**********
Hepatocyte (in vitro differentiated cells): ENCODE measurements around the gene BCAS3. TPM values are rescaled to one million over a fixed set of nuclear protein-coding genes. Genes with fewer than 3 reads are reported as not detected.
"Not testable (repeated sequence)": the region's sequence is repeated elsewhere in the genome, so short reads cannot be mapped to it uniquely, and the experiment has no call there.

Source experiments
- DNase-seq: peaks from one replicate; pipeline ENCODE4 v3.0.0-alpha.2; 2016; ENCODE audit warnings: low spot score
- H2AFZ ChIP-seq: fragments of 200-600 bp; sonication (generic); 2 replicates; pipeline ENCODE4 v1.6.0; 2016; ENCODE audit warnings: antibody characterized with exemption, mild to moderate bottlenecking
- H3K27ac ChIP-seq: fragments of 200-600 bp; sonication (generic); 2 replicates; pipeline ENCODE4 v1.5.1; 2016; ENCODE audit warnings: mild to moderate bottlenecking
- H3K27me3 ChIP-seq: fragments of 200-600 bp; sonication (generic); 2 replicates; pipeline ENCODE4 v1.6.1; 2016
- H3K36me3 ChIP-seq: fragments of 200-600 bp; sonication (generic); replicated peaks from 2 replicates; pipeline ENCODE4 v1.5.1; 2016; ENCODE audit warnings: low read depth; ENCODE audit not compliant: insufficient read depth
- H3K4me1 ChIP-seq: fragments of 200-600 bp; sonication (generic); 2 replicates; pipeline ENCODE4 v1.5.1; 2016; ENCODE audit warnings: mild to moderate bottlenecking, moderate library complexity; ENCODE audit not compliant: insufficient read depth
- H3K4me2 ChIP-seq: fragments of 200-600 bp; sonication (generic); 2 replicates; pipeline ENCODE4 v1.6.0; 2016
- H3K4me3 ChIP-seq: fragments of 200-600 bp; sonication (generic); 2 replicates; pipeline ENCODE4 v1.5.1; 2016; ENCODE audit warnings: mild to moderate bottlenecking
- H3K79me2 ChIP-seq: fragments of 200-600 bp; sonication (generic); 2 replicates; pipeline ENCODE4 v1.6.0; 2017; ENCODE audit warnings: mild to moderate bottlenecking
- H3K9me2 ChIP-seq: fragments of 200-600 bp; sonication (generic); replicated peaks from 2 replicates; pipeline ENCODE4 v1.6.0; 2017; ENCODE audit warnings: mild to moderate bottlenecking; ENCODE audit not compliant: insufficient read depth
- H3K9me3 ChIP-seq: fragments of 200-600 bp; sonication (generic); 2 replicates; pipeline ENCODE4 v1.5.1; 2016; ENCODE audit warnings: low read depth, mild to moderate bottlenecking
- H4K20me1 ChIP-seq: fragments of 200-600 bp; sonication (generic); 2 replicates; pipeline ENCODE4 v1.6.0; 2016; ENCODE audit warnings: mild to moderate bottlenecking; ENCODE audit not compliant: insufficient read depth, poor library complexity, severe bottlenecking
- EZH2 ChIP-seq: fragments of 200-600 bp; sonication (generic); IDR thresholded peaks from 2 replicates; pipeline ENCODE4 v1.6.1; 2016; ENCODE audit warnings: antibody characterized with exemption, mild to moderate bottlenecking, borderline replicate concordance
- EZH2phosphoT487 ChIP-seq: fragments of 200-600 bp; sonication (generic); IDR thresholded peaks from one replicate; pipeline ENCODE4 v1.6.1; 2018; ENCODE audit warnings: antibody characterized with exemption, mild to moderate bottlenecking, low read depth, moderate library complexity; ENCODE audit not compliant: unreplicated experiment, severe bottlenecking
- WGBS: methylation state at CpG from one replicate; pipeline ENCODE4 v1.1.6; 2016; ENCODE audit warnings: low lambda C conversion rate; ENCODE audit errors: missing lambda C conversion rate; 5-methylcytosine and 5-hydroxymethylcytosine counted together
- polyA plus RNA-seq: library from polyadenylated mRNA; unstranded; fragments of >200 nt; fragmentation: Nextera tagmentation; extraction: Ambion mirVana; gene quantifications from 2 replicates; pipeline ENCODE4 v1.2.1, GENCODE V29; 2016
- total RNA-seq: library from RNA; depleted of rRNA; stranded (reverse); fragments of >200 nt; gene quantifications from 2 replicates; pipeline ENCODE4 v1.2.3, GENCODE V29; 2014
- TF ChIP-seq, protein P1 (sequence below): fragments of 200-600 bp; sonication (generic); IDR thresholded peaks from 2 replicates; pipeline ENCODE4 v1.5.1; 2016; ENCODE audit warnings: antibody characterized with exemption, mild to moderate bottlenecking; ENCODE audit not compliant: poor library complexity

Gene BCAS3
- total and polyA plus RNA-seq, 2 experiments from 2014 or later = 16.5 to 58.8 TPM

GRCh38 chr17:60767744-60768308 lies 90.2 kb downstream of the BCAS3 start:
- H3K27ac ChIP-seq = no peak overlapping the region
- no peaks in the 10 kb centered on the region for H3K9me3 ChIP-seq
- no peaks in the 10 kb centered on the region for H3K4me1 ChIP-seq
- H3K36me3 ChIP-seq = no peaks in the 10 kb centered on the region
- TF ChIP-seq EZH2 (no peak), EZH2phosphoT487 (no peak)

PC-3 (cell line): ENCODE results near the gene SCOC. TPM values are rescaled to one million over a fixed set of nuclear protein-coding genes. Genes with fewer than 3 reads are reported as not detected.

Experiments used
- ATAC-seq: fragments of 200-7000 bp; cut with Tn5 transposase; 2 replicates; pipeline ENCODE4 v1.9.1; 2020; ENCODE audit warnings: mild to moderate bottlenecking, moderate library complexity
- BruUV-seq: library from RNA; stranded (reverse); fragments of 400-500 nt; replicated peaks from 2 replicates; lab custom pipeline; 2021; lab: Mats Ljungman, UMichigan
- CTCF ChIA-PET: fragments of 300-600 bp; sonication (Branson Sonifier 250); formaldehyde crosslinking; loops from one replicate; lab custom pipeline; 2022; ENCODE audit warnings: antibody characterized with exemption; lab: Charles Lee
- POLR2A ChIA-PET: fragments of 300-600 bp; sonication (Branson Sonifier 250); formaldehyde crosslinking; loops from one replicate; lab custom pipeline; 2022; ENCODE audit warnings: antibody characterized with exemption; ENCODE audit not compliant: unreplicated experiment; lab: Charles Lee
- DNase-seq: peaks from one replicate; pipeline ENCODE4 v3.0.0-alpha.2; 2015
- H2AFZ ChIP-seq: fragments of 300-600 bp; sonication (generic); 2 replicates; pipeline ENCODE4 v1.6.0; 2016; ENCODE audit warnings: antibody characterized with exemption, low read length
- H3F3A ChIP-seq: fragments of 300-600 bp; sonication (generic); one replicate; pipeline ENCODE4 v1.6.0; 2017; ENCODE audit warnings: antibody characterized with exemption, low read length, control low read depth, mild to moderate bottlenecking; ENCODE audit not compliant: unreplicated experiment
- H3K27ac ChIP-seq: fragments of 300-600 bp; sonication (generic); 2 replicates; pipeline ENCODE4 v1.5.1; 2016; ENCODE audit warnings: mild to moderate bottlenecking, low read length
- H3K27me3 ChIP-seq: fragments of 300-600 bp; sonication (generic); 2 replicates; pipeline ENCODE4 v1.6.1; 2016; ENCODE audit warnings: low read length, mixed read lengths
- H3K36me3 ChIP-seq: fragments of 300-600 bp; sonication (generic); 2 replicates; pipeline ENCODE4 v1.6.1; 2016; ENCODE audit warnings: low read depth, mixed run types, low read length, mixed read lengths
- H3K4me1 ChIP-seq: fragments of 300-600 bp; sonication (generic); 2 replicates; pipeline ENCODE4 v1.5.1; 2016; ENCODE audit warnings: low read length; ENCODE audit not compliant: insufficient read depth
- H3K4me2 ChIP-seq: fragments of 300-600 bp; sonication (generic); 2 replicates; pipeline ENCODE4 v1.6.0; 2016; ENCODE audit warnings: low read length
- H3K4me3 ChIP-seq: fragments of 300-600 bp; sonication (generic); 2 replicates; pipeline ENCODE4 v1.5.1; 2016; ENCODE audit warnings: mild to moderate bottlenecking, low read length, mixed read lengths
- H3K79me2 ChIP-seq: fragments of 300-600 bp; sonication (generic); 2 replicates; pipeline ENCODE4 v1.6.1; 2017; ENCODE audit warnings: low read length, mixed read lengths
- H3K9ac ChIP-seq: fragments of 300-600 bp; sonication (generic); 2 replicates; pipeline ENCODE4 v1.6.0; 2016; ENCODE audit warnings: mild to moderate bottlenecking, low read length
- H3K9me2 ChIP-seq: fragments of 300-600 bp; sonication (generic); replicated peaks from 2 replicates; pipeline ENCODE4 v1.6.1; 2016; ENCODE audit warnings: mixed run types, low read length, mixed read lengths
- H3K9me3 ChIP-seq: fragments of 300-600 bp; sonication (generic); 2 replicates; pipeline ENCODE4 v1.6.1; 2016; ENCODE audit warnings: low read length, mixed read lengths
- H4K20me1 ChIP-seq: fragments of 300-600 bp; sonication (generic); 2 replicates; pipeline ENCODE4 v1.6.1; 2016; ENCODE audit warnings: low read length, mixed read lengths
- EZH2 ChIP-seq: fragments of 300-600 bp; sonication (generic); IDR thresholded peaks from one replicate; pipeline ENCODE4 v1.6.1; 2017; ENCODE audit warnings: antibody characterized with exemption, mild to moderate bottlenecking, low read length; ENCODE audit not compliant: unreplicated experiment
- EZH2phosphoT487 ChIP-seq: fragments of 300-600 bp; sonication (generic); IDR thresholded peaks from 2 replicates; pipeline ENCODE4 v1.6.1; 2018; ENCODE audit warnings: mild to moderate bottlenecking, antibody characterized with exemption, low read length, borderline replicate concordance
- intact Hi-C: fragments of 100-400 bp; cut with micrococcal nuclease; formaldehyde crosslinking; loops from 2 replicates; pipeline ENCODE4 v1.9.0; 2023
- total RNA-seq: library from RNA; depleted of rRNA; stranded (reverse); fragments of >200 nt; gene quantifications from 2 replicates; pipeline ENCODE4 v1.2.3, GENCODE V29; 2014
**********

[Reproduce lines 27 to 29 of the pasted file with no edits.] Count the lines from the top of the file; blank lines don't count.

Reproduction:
- no peaks in the 10 kb centered on the region for H3K4me1 ChIP-seq
- H3K36me3 ChIP-seq = no peaks in the 10 kb centered on the region
- TF ChIP-seq EZH2 (no peak), EZH2phosphoT487 (no peak)